The boda boda transport system and the welfare of the operations in the Kampala Central Division.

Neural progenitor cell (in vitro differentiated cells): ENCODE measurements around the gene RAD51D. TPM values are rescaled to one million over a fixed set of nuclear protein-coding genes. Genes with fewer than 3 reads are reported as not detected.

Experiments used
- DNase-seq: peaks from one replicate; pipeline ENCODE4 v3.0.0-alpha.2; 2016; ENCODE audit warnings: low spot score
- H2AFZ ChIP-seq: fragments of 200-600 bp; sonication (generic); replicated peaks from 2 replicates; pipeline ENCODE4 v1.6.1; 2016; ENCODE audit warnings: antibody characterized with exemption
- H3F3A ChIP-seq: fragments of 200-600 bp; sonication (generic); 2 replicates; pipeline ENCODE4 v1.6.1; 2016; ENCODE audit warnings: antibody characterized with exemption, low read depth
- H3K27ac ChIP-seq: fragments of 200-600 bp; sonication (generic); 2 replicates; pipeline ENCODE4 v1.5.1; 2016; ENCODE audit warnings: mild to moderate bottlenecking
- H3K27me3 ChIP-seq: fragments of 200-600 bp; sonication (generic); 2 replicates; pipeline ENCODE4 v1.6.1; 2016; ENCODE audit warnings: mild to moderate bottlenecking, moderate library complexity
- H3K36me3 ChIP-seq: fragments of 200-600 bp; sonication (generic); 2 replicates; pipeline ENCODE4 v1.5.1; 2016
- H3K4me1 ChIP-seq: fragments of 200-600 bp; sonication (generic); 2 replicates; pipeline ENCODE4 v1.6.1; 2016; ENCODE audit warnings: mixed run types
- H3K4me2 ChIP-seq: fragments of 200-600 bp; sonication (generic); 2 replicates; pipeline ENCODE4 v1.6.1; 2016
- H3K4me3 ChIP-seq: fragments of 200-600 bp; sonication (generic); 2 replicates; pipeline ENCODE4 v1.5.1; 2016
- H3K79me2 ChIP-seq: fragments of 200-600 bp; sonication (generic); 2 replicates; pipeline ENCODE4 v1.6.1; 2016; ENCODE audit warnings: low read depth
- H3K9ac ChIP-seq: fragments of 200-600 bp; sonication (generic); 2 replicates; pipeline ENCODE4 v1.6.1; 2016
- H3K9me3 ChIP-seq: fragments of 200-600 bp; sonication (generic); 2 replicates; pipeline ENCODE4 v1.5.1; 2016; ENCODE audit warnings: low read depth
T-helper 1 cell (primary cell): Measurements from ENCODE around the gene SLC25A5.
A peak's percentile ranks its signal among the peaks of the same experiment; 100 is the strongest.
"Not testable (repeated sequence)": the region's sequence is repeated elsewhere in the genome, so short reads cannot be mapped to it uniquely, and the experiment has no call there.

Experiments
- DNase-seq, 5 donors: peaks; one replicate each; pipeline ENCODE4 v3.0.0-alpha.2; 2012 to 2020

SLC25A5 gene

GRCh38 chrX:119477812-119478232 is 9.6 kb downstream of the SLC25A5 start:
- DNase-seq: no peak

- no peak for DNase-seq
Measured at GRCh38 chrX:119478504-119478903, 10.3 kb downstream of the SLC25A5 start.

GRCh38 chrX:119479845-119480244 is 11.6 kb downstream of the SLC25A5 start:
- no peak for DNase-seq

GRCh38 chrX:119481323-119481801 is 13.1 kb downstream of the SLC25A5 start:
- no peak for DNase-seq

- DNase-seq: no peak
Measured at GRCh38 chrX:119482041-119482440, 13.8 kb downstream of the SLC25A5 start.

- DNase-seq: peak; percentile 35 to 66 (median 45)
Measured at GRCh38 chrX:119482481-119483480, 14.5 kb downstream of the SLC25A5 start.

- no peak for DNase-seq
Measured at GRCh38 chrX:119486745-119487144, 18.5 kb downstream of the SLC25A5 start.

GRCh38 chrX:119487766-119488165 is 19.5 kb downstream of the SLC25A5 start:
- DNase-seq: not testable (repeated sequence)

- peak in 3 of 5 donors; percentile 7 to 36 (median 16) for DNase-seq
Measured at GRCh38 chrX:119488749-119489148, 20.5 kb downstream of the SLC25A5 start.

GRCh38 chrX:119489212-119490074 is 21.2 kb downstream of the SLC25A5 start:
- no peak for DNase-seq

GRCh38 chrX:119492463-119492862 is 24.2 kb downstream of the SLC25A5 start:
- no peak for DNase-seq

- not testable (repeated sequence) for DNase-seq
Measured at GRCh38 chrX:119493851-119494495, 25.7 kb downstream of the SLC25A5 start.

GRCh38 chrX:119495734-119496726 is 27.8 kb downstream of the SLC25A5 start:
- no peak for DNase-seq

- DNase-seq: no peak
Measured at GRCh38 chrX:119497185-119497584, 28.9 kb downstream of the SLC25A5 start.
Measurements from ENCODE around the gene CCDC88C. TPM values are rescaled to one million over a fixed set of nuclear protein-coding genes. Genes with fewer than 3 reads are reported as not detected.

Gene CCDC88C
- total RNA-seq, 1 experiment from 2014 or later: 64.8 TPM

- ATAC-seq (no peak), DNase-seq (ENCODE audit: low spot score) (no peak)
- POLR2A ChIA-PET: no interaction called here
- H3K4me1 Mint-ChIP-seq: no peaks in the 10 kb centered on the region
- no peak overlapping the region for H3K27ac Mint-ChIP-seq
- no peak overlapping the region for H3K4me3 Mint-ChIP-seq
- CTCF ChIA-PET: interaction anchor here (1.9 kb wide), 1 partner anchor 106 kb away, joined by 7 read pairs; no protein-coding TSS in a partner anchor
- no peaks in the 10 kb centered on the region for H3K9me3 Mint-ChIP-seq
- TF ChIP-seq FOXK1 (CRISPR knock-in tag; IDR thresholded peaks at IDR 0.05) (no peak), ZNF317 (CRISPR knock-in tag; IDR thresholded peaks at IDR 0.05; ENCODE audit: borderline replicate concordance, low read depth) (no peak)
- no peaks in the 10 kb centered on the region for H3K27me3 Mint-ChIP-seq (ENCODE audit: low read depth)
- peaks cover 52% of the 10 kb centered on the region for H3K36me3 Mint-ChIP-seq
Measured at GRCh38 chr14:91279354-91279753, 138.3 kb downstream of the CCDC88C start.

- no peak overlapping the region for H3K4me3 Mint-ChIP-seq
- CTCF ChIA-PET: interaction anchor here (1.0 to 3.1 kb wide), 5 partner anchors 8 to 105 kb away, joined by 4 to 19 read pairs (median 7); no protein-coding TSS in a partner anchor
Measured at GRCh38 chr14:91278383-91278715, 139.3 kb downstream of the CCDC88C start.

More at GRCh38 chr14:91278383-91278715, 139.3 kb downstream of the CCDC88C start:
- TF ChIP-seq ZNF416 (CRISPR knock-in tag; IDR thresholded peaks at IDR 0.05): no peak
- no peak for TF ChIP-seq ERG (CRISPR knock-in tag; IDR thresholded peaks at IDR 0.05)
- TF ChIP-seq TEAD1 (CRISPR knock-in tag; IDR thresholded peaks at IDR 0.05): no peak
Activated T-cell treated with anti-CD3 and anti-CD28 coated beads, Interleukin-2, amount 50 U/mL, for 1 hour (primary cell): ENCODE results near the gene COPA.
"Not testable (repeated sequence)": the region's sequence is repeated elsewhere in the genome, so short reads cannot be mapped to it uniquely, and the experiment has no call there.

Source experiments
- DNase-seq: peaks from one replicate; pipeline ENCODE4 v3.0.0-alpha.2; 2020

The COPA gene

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Boda boda transport services have grown from small beginnings in the 1960s to now an approximately 30,000 just in the Central Business District (CBD) of Kampala. Unfortunately, although the industry is expanding, there is no evidence or documentation on the effect of boda bodas on the welfare of its operators and society. This study sought to explore effects of Boda boda transport industry on the wellbeing of operators and society in Kampala Central Division. A case study design was adopted combining both qualitative and quantitative methods. Carried out in Kampala Central Division (KCD), data was collected from Boda boda operators, management officials and the users, using In-depth interviews, questionnaires and focus group discussions. Data was also collected from Kigali, just to understand and compare the Rwanda situation with and the chaos in Uganda. The Boda boda business has clearly contributed to the economic and social wellbeing of operators in mainly creation of jobs and hence a significant source of livelihood. The members and the associations take care of the welfare of the operators in times of emergencies [such as] attending to a sick operator, loss of job or paying damages should an operator plunge into an accident Other contributions were: 1) assistance in formation association 2) increased level of savings; 3) level of access to loan able funds very high and 4) assistance to open up bank account very low. There are mixed views about the social relationship between the operators and public (users), but, overall, boda bodas’ is commended for contributing to transport sector e.g by providing a convenient, flexible, affordable and quick means of movement to people and goods. The complaints raised by the public were about the age of boda boda operators said to be young inexperienced boys, who ride recklessly with no driving licence and don’t follow regulations. Other complaints were that there were too many boda bodas in town and that their numbers needed to be regulated. Both the operators and users had fears of theft and murder while using boda bodas. Furthermore, the police complained of lack of appropriate structures to ensure enforcement of laws. The study shows that policies, laws and regulations to ensure safety, health, and security, to control traffic, revenue and discipline exist. Some of these have to do with registration, taxation and mandatory use of helmets for both operators and passengers. However, unlike in Rwanda, enforcement is inadequate and is worsened by political interference leading to resistance of many relevant policies. . In conclusion, boda bodas are popular to both the operators and the users. Both operators and users acknowledged the risky nature of business but applauded its importance to survival and quick movement. In recognition of the proliferation and popularity of boda bodas and the risks involved, the study recommends that: 1) : There should be enforcement of policies and regulations; 2) political patronage and interference should be minimized and 3) authorities should come up with a policy aimed at limiting age of motorcycles coming in the country and number of boda bodas in the city centre.